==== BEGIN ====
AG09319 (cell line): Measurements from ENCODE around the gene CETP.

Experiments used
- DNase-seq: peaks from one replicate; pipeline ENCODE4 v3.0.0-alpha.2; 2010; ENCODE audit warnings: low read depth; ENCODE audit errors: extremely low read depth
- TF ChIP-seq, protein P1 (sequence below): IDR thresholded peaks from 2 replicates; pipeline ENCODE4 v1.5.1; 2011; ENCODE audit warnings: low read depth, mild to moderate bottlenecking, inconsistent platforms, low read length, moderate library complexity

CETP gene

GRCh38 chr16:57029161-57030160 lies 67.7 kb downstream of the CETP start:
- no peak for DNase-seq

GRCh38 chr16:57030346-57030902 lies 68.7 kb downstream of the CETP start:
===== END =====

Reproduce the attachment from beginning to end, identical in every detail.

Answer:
AG09319 (cell line): Measurements from ENCODE around the gene CETP.

Experiments used
- DNase-seq: peaks from one replicate; pipeline ENCODE4 v3.0.0-alpha.2; 2010; ENCODE audit warnings: low read depth; ENCODE audit errors: extremely low read depth
- TF ChIP-seq, protein P1 (sequence below): IDR thresholded peaks from 2 replicates; pipeline ENCODE4 v1.5.1; 2011; ENCODE audit warnings: low read depth, mild to moderate bottlenecking, inconsistent platforms, low read length, moderate library complexity

CETP gene

GRCh38 chr16:57029161-57030160 lies 67.7 kb downstream of the CETP start:
- no peak for DNase-seq

GRCh38 chr16:57030346-57030902 lies 68.7 kb downstream of the CETP start: